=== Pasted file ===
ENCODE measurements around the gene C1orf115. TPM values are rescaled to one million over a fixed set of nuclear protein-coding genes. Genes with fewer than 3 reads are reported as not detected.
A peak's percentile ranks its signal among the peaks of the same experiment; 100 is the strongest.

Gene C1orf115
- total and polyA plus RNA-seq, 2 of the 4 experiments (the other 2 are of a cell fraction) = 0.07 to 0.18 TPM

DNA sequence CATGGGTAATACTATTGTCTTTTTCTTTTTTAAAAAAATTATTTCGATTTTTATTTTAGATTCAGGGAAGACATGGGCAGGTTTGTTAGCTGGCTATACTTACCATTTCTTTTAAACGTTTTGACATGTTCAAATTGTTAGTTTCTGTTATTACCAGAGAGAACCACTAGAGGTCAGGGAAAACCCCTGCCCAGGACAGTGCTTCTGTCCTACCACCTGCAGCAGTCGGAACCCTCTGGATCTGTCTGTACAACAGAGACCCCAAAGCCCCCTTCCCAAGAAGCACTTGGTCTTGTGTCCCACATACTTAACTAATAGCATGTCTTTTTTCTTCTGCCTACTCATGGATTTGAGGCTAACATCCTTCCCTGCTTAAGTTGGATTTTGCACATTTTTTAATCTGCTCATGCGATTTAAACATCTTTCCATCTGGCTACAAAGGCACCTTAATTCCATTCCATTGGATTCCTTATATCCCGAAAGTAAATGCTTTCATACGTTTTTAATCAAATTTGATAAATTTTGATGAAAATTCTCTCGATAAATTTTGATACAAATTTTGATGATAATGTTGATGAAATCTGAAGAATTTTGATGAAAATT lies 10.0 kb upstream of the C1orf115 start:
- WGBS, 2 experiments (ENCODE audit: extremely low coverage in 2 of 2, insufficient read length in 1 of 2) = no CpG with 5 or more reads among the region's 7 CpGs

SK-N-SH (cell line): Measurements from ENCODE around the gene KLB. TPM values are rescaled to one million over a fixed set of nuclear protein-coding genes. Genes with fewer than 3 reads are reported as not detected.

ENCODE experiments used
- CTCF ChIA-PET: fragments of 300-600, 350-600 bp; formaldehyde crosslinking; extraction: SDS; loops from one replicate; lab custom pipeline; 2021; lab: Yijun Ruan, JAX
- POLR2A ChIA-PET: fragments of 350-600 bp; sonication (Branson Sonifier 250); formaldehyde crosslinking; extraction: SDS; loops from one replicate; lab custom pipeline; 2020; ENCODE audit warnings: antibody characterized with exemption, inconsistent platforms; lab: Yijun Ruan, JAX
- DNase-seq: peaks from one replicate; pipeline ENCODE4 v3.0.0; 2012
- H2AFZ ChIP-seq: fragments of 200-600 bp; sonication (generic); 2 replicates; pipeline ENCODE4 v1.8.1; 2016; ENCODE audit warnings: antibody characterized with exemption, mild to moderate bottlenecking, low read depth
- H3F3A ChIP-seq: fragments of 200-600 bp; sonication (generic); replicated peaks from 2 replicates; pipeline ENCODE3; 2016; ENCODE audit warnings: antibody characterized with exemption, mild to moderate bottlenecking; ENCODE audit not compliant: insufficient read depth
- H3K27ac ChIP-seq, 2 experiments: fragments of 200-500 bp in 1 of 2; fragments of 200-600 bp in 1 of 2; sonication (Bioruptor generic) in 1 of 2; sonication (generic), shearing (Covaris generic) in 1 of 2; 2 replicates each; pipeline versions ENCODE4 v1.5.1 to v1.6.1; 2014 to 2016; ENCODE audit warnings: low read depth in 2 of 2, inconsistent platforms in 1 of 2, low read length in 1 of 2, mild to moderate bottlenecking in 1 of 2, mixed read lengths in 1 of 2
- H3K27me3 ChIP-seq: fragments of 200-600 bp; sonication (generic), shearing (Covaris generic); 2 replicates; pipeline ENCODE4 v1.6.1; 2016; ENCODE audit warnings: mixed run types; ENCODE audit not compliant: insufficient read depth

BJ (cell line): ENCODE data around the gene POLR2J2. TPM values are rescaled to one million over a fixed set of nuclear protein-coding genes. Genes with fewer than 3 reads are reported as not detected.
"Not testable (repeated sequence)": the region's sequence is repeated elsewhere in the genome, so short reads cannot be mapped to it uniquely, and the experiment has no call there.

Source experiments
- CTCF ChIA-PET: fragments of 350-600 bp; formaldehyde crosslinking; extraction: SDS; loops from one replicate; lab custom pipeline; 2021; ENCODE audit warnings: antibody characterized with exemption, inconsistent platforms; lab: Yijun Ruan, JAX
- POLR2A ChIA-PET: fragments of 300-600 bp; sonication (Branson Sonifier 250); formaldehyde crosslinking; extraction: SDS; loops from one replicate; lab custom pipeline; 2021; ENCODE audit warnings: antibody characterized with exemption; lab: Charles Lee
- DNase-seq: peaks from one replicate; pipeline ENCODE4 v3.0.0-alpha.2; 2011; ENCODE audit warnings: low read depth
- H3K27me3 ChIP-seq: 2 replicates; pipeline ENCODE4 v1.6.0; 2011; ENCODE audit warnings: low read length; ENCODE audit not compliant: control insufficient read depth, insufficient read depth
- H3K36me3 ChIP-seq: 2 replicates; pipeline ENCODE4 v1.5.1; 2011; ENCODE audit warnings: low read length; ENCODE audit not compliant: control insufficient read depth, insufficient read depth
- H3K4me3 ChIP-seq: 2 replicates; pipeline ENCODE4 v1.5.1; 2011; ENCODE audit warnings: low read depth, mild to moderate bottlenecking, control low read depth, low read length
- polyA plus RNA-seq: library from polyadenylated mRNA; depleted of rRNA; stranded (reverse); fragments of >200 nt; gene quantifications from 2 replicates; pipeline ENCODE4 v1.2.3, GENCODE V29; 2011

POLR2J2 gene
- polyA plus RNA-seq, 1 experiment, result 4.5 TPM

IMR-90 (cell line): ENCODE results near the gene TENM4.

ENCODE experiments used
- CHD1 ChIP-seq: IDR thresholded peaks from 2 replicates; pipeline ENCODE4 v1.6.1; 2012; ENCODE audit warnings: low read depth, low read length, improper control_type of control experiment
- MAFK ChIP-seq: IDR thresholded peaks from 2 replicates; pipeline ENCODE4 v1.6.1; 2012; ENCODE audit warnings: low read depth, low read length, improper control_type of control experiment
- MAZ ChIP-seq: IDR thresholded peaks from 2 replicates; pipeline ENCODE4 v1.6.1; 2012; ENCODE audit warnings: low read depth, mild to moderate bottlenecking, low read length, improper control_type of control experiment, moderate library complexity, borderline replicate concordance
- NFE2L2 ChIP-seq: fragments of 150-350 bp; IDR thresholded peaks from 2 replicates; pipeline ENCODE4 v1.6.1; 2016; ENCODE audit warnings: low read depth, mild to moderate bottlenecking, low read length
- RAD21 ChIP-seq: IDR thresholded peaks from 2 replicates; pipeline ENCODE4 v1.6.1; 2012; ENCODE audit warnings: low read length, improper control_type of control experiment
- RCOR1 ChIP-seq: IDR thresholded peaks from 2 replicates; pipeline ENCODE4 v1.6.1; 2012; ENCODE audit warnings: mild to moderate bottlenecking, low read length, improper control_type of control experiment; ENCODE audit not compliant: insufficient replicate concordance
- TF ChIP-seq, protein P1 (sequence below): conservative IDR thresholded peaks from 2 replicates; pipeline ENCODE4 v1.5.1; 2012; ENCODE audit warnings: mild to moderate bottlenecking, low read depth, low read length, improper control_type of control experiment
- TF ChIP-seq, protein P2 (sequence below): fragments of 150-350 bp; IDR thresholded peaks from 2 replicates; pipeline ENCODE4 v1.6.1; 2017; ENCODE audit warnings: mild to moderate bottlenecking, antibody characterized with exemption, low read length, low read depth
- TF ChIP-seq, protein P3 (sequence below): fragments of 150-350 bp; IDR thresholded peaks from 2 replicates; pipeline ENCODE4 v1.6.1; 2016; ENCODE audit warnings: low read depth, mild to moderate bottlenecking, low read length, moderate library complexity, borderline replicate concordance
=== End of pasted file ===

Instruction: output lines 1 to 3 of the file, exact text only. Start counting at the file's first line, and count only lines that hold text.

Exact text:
ENCODE measurements around the gene C1orf115. TPM values are rescaled to one million over a fixed set of nuclear protein-coding genes. Genes with fewer than 3 reads are reported as not detected.
A peak's percentile ranks its signal among the peaks of the same experiment; 100 is the strongest.

Gene C1orf115